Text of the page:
Have you always wondered what in the world a full-bodied wine is? Find out more about alcohol levels and how it influences whether a wine is light or bold here.


Alcohol in wine comes from yeast converting sugar from the grapes into ethanol. Therefore, sweeter grapes lead to higher alcohol content. The amount of alcohol plays an important role in wine aromas and adds viscosity and body to a wine. You can sense alcohol in the back of your throat as a burning sensation or heat. 

The unit for measuring alcohol is “alcohol by volume” or ABV, which you have probably seen on wine, beer or any liqueur bottle. A beer usually has around 5% ABV, whereas wines are in the range of 7-8% for very light white wines right up to 20% for a fortified wine like Port. Red wine typically has more alcohol than white wine. 

Alcohol level in wine is typically described in categories from low to high. Let’s dig in to what they mean:

Low alcohol means below 10% ABV. German Riesling is known for quite low alcohol of around 8% ABV. 

Medium-low refers to 10% to 11.5% ABV. This is common for wines from cooler regions like France, Germany and Northern Italy. 

Medium alcohol level means 11.5% to 13.5% ABV. Wines typically in this category are Pinot Grigio, Sauvignon Blanc and rosés. 

Medium-high refers to 13.5% to 15% ABV. Higher alcohol is typical for grapes from warmer regions that are riper and therefore sweeter. These regions include Australia, Argentina, Spain and Southern Italy. An example for this category is Grenache, with our Old Vine Garnacha having 14.5% ABV. 

High alcohol content is categorised as over 15% ABV. Shiraz and Zinfandel can have over 15% ABV, otherwise high alcohol content is linked more to fortified wines like Port and Madeira that have around 17% to 21% ABV. 

As wine has higher alcohol content than other alcoholic drinks in cans, our cans are the perfect size of two small glasses or one big glass of wine. Please enjoy responsibly!


Body is not a scientific term, but rather a categorisation of style and description of the mouthfeel of the wine. Wine enthusiasts often describe the difference between a light and bold wine as the difference between skimmed and full-fat milk.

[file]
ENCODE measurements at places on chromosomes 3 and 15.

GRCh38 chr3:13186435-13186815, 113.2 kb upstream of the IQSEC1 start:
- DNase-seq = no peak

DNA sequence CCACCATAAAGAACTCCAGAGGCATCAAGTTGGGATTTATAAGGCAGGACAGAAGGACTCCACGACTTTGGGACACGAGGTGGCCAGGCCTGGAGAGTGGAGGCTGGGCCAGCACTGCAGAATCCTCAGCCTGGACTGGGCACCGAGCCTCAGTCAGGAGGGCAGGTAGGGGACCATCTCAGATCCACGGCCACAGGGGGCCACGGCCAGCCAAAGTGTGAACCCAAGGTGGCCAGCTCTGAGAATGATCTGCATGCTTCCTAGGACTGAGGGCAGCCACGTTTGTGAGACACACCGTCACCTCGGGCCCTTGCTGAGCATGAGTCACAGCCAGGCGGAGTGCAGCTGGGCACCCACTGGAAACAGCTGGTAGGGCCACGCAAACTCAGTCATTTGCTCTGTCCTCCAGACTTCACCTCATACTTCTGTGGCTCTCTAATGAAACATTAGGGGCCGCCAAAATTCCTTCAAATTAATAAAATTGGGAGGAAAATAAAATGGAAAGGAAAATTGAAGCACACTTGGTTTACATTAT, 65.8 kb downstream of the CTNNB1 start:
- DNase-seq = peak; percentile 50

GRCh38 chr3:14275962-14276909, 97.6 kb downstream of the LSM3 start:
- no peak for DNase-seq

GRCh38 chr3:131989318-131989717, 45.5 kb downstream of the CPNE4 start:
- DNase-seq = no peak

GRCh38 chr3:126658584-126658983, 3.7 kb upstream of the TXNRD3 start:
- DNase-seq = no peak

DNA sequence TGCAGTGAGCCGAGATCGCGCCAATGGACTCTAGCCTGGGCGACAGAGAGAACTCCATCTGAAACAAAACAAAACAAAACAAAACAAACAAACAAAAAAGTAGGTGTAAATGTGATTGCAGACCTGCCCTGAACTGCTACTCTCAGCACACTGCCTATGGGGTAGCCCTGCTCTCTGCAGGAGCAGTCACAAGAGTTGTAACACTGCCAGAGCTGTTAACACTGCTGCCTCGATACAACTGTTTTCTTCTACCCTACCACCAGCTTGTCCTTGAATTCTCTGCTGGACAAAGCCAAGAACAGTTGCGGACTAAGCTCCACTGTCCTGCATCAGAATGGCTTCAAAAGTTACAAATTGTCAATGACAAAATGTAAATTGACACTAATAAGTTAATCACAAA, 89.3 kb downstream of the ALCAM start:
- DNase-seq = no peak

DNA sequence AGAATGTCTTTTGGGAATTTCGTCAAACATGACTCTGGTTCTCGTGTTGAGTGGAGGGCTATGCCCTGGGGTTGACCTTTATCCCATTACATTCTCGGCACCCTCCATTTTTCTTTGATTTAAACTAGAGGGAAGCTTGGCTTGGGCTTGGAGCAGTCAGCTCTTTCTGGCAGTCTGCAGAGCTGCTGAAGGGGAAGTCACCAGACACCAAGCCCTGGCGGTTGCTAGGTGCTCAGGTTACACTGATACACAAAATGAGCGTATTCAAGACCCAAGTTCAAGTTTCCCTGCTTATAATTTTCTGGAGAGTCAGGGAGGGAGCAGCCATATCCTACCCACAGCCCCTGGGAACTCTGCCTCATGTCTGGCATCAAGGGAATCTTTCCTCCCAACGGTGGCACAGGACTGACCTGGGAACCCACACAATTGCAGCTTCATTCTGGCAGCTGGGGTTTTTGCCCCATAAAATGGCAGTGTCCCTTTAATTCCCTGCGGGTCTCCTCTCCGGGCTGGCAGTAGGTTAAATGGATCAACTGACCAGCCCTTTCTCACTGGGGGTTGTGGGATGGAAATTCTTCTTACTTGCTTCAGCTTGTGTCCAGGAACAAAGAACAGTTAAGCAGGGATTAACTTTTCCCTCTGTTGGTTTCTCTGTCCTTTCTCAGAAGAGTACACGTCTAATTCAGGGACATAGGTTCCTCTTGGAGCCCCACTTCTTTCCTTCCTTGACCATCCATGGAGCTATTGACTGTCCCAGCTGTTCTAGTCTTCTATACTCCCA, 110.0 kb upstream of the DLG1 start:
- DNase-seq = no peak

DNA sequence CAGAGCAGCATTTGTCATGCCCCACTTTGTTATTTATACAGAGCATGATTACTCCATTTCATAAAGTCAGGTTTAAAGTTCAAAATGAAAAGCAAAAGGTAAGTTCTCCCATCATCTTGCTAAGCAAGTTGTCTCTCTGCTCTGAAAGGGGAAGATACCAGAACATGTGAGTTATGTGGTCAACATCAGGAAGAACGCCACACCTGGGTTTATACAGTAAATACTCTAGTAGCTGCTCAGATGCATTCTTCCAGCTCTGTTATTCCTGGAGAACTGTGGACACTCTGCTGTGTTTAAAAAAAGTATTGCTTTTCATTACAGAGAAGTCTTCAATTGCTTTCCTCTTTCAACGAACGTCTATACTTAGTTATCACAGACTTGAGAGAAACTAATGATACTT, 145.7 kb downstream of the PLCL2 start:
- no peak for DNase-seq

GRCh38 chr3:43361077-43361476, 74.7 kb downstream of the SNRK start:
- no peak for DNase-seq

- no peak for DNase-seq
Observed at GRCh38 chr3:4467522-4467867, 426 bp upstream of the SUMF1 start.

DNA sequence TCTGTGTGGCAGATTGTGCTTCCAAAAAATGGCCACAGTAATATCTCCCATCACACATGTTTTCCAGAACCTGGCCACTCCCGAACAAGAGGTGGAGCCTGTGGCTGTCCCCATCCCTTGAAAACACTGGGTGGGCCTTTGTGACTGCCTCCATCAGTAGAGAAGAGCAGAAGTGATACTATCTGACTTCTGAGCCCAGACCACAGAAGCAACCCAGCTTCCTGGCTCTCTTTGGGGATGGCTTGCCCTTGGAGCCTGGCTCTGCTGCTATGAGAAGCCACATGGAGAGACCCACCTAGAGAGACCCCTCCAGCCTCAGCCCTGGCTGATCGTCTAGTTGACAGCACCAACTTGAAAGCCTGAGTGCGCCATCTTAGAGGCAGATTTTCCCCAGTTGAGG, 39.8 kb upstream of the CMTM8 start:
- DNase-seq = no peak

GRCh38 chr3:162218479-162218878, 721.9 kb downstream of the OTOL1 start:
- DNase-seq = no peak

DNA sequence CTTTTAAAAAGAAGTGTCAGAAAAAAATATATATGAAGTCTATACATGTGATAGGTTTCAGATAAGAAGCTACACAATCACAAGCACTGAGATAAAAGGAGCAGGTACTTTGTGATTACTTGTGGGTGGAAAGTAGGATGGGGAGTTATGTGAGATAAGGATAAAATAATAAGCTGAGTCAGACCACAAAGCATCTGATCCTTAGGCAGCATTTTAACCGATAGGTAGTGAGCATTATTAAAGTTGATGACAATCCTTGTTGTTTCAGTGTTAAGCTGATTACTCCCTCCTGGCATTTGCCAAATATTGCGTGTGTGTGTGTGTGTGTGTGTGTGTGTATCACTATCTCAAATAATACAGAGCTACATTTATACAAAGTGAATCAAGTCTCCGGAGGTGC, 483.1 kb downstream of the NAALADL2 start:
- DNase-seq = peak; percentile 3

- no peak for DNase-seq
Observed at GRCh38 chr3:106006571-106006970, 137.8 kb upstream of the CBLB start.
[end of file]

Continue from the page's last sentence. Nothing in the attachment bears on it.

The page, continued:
While body is a balance of the other taste characteristics (sweetness, acidity, alcohol, tannins), alcohol content can heavily influence the body, as wine with more alcohol has higher viscosity and so feels heavier and fuller in the mouth. 

Light-bodied wines typically have more acidity, lower alcohol, less tannins and less sweetness. They taste leaner, pair well with light foods and people often find them more approachable. Examples are Riesling, Gamay and Vinho Verde.

Medium-bodied wines have some more fullness and generally 12.5% to 13.5% ABV. This includes varieties like Cabernet Franc and most rosés.

Bold or full-bodied wines have less acidity, higher alcohol levels, more tannins and are sweeter. They feel fuller in the mouth due to the higher alcohol content and associated viscosity. Most full-bodied wines are reds, although a white wine like Chardonnay can also be full-bodied. More typical examples are Malbec, Merlot, Cabernet Sauvignon and Zinfandel. 

Drinking from a can increases the perception of sweetness, as the wine hits the taste receptors for sweetness in your mouth first. This can have an impact on the body, as bolder wines are associated with more sweetness. 

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